Defendant also cites other testimony indicating that the victims had a character for aggression and liked to fight. However, such character evidence concerning the victims is also insufficient to establish a reasonable belief that unlawful physical force was about to be used against defendant after he exited the vehicle, given the flight of the victims’ group. Although, as defendant contends, the victims’ character for aggression is circumstantial evidence of the identity of the aggressors, see People v. Jones, 675 P.2d 9 (Colo. 1984), there is no dispute here that members of the victims’ group were the initial aggressors toward defendant’s friend.
Defendant asserts that the fact that he was outside the van and witnessed four people assaulting his friend, when the same group of people had recently robbed him, is sufficient to trigger a reasonable belief that the use of unlawful physical force against him was imminent. While this evidence supports an instruction concerning defense of another, it is insufficient to support a self-defense instruction in a case where, as here, there is no evidence that any member of the victims’ group acted aggressively toward defendant.
We also reject defendant’s contention that close proximity to an armed assault involving multiple assailants itself constitutes evidence of a reasonable fear of imminent physical force. To support his contention, defendant cites People v. Beasley, 778 P.2d 304 (Colo. App. 1989), People v. Silva, supra, and People v. Montoya, 928 P.2d 781 (Colo. App. 1996). The defendants in those cases, however, were not merely in close proximity to an assault, but were actually engaged in mutual combat. Because defendant was not involved in the physical altercation, which ended when he exited his vehicle, those cases are inapposite here.
Accordingly, because we conclude there was no evidence from which a jury could determine that defendant held a reasonable belief that the use of unlawful physical force against him was imminent, the trial court properly refused to instruct the jury on the affirmative defense of self-defense.
In view of this disposition, we need not address defendant’s contention that the trial court employed an incorrect legal standard in analyzing the self-defense issue.
Defendant next contends the trial court erred when it rejected his tendered instructions pertaining to prior violence by the victims, the character for aggression of one of the victims, and the absence of a legal duty to retreat. We disagree.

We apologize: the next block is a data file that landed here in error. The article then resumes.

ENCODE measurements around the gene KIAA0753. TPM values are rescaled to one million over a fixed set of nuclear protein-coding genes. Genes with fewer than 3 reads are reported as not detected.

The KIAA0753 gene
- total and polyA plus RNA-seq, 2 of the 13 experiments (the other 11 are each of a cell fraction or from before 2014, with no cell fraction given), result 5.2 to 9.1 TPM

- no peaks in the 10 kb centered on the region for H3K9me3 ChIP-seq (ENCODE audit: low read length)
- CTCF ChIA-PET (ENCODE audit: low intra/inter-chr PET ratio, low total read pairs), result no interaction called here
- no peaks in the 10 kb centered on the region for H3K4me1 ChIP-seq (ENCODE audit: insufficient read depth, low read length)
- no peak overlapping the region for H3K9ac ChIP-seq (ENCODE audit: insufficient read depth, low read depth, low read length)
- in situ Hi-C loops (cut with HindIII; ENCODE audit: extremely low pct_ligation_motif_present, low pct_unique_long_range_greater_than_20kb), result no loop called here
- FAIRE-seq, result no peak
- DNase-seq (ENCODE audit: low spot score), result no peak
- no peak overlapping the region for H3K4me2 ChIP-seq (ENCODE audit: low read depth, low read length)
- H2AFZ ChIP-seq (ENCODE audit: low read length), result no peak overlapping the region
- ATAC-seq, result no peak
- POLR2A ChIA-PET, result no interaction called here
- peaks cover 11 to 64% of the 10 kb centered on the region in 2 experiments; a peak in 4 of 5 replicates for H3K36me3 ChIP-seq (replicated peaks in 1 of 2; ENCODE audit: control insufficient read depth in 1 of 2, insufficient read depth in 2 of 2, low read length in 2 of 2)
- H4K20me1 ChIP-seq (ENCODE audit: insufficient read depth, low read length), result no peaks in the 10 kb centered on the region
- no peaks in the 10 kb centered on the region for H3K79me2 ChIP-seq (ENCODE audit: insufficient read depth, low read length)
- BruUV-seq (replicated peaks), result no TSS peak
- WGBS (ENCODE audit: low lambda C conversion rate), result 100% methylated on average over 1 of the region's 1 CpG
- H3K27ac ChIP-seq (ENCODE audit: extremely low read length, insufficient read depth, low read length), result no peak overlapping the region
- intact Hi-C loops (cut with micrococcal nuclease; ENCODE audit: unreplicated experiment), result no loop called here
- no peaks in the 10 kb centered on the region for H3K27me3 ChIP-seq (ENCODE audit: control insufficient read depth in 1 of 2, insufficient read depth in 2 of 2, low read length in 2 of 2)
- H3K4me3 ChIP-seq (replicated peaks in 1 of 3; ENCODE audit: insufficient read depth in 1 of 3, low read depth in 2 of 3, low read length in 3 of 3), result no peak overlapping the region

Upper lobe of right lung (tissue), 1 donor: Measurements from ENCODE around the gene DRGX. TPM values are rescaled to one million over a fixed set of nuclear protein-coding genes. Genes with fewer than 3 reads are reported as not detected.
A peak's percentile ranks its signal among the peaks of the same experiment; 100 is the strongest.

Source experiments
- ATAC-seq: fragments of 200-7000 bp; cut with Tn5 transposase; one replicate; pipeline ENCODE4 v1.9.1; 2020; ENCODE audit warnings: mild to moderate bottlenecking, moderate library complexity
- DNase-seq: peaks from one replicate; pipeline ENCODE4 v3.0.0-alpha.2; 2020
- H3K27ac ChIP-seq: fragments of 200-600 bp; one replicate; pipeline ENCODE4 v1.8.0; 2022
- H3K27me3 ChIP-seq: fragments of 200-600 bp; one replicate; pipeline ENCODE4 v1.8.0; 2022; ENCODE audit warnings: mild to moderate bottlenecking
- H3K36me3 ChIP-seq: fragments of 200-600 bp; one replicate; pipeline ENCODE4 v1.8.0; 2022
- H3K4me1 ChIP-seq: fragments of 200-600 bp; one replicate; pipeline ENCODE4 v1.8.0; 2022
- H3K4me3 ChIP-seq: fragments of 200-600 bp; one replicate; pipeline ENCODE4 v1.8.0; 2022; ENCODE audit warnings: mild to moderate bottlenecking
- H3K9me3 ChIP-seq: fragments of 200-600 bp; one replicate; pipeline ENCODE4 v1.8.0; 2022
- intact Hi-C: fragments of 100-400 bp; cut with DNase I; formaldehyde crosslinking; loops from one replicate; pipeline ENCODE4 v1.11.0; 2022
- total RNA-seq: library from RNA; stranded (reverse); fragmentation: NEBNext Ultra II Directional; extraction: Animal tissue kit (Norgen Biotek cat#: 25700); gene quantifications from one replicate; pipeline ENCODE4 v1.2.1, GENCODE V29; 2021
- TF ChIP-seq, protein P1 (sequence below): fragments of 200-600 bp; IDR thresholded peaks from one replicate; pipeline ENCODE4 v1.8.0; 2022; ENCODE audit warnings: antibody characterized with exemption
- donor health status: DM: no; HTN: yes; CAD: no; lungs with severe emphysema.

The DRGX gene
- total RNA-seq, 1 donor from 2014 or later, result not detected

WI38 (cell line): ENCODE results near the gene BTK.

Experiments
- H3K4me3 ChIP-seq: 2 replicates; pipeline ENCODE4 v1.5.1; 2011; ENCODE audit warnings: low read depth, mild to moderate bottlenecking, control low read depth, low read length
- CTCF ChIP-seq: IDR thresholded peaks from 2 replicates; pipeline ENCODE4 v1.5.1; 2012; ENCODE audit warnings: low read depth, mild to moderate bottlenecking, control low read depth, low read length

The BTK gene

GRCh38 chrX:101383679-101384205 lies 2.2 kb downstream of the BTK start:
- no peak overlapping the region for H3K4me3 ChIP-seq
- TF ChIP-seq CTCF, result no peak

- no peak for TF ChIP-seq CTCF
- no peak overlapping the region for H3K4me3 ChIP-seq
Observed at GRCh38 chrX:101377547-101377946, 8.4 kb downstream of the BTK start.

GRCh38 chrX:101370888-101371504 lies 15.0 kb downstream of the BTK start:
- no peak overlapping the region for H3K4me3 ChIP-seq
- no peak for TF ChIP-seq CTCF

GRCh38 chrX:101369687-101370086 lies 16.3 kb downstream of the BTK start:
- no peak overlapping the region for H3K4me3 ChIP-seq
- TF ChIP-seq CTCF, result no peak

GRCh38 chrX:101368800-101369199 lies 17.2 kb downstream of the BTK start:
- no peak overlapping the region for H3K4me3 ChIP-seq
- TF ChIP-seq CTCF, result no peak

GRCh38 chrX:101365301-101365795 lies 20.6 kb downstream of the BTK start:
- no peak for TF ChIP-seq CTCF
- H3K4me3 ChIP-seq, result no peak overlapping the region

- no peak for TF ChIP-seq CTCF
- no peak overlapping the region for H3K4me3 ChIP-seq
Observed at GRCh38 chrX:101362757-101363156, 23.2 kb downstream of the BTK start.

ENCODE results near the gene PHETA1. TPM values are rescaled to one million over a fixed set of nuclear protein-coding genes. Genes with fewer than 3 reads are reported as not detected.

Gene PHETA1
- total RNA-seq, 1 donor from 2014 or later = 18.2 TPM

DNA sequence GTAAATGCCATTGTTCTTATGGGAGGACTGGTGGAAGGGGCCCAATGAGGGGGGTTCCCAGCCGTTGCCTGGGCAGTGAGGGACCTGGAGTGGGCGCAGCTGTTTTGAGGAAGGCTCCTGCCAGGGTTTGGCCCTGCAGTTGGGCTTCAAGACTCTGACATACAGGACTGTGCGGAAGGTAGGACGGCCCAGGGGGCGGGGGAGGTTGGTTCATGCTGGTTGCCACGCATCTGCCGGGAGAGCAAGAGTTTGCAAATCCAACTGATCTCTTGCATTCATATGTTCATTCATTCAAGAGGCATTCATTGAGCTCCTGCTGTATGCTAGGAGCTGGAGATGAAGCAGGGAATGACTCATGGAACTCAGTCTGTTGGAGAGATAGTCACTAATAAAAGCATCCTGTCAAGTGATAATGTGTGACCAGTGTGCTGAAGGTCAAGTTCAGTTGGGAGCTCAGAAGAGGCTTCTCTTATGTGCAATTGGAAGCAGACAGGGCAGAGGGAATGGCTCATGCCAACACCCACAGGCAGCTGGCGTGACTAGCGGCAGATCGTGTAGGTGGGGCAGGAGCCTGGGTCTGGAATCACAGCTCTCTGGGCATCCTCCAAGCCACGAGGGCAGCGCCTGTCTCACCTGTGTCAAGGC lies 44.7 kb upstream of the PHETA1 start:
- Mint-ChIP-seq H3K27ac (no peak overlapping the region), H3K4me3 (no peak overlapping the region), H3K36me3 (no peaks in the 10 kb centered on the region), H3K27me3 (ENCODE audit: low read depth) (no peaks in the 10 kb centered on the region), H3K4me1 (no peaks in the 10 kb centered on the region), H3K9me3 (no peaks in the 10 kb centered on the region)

Defendant tendered several instructions regarding self-defense and defense of another. The court rejected the instructions and instead instructed the jury as follows:
It is an affirmative defense to the crime of murder in the first degree (after deliberation), and the lesser offenses of second degree murder, reckless manslaughter, that the defendant used deadly physical force upon another person if he:
1. reasonably believed a lesser degree of force was inadequate, and
2. had reasonable grounds to believe, and did believe, that another person was in imminent danger of being killed or of receiving great bodily injury.
It is an affirmative defense to the crime of criminal attempt to commit murder in the first degree, first degree assault and the lesser offenses of criminal attempt to commit murder in the second degree, attempted reckless manslaughter and second degree assault that the defendant used physical force upon another person:
1. in order to defend a third person from what he reasonably believes to be the use or imminent use of unlawful physical force by that other person, and
2. he may use a degree of force which he reasonably believes to be necessary for that purpose.
Defendant first asserts this instruction did not permit the jury to consider the reasonableness of his actions given his knowledge of the victims’ prior acts of violence. However, the instruction tracked COLJI-Crim. No. 7:16 (1983), the pattern jury instruction, and conformed to the language of the self-defense statute, § 18-1-704, C.R.S. 1999.
An instruction in the language of the statute is generally considered to be sufficient. People v. Gallegos, 950 P.2d 629 (Colo. App. 1998); People v. Luu, 813 P.2d 826 (Colo. App. 1991).
The supreme court has held that the instruction given here adequately advises the jury that it is to consider the totality of the circumstances in evaluating the reasonableness of a defendant’s actions. Beckett v. People, 800 P.2d 74 (Colo. 1990). It has further concluded that the instruction permits the jury to consider whether, from the defendant’s viewpoint, he was justified in using force in self-defense. Hare v. People, 800 P.2d 1317 (Colo. 1990).